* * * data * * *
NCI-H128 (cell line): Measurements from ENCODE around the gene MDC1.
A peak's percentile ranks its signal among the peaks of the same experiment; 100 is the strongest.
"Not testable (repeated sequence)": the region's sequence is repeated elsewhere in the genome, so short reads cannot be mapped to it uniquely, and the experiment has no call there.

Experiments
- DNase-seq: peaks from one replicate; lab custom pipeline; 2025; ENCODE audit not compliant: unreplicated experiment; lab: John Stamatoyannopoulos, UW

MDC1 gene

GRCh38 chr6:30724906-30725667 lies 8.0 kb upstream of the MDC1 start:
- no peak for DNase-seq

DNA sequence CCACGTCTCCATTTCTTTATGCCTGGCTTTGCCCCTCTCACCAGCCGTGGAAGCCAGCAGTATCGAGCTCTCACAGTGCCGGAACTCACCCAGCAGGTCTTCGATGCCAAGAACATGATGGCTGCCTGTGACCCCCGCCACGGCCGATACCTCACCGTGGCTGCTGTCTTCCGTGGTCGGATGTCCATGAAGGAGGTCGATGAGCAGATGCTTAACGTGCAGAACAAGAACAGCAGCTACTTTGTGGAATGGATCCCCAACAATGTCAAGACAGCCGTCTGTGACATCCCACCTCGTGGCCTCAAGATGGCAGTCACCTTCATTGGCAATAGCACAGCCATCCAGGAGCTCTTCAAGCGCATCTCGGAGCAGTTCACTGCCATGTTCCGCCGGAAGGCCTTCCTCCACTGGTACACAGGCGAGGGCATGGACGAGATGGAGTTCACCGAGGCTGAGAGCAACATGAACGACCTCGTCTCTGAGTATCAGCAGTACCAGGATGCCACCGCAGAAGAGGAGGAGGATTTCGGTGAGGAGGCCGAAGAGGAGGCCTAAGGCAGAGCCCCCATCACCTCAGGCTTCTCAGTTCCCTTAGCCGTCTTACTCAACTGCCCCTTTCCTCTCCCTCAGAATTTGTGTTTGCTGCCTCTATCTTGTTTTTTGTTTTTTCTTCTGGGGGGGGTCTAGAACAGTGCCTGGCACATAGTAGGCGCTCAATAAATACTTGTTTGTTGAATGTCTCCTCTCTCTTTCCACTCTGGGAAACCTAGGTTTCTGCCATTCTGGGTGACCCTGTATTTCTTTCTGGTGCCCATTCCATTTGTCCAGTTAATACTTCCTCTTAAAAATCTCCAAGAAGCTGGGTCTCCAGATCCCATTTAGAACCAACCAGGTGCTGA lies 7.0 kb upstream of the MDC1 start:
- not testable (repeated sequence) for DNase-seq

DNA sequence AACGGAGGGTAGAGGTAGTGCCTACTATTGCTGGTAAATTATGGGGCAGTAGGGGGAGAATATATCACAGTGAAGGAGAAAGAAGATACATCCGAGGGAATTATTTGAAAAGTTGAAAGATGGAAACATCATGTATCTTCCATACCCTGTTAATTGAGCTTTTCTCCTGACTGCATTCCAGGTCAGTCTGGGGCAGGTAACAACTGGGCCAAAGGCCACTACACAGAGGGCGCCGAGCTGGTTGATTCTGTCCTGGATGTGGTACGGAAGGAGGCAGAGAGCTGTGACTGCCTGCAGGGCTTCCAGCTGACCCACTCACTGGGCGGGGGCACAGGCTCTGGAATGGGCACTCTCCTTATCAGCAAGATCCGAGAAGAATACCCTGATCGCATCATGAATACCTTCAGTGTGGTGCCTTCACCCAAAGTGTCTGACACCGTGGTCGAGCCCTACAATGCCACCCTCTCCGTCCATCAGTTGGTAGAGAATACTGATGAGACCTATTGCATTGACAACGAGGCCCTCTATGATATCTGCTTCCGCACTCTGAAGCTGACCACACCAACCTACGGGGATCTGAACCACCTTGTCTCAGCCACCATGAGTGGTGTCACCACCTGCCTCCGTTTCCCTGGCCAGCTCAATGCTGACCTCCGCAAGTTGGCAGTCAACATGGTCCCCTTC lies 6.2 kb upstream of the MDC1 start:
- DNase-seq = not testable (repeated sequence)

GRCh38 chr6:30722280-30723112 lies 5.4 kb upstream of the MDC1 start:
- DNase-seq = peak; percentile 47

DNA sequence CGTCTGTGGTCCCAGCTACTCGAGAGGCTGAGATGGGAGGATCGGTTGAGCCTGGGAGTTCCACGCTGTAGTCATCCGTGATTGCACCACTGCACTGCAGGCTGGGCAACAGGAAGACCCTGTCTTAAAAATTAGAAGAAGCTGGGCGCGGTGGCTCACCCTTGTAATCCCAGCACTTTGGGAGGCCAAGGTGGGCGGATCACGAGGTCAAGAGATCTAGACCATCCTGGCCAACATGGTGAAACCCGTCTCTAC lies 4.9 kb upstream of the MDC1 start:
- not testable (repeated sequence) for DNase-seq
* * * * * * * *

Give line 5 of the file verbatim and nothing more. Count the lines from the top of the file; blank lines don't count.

- DNase-seq: peaks from one replicate; lab custom pipeline; 2025; ENCODE audit not compliant: unreplicated experiment; lab: John Stamatoyannopoulos, UW